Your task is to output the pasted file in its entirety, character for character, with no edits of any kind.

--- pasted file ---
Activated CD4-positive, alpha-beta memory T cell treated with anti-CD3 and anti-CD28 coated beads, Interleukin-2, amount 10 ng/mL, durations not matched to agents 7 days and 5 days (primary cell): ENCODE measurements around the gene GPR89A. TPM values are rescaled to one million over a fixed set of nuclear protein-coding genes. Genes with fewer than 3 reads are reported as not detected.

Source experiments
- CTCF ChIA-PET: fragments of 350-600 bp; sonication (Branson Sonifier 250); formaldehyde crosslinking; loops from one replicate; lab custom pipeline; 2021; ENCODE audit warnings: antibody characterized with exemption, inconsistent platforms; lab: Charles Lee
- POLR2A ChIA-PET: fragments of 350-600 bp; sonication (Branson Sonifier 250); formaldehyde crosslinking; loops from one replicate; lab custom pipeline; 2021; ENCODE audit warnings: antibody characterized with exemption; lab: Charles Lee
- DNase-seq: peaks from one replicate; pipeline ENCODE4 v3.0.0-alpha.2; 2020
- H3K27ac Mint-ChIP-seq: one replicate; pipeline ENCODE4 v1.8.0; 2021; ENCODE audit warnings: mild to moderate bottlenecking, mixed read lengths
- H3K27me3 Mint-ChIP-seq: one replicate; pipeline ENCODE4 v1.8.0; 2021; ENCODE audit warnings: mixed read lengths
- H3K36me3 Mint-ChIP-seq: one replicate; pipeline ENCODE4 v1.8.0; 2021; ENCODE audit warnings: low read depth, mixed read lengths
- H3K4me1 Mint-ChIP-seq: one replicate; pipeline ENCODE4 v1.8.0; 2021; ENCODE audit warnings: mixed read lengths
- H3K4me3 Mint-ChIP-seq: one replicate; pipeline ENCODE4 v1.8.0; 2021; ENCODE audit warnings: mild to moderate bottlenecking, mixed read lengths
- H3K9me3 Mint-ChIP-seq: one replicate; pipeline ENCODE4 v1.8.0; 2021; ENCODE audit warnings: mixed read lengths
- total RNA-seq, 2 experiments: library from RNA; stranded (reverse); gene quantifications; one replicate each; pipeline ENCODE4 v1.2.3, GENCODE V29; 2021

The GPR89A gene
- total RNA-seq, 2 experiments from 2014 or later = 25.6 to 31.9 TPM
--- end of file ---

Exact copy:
Activated CD4-positive, alpha-beta memory T cell treated with anti-CD3 and anti-CD28 coated beads, Interleukin-2, amount 10 ng/mL, durations not matched to agents 7 days and 5 days (primary cell): ENCODE measurements around the gene GPR89A. TPM values are rescaled to one million over a fixed set of nuclear protein-coding genes. Genes with fewer than 3 reads are reported as not detected.

Source experiments
- CTCF ChIA-PET: fragments of 350-600 bp; sonication (Branson Sonifier 250); formaldehyde crosslinking; loops from one replicate; lab custom pipeline; 2021; ENCODE audit warnings: antibody characterized with exemption, inconsistent platforms; lab: Charles Lee
- POLR2A ChIA-PET: fragments of 350-600 bp; sonication (Branson Sonifier 250); formaldehyde crosslinking; loops from one replicate; lab custom pipeline; 2021; ENCODE audit warnings: antibody characterized with exemption; lab: Charles Lee
- DNase-seq: peaks from one replicate; pipeline ENCODE4 v3.0.0-alpha.2; 2020
- H3K27ac Mint-ChIP-seq: one replicate; pipeline ENCODE4 v1.8.0; 2021; ENCODE audit warnings: mild to moderate bottlenecking, mixed read lengths
- H3K27me3 Mint-ChIP-seq: one replicate; pipeline ENCODE4 v1.8.0; 2021; ENCODE audit warnings: mixed read lengths
- H3K36me3 Mint-ChIP-seq: one replicate; pipeline ENCODE4 v1.8.0; 2021; ENCODE audit warnings: low read depth, mixed read lengths
- H3K4me1 Mint-ChIP-seq: one replicate; pipeline ENCODE4 v1.8.0; 2021; ENCODE audit warnings: mixed read lengths
- H3K4me3 Mint-ChIP-seq: one replicate; pipeline ENCODE4 v1.8.0; 2021; ENCODE audit warnings: mild to moderate bottlenecking, mixed read lengths
- H3K9me3 Mint-ChIP-seq: one replicate; pipeline ENCODE4 v1.8.0; 2021; ENCODE audit warnings: mixed read lengths
- total RNA-seq, 2 experiments: library from RNA; stranded (reverse); gene quantifications; one replicate each; pipeline ENCODE4 v1.2.3, GENCODE V29; 2021

The GPR89A gene
- total RNA-seq, 2 experiments from 2014 or later = 25.6 to 31.9 TPM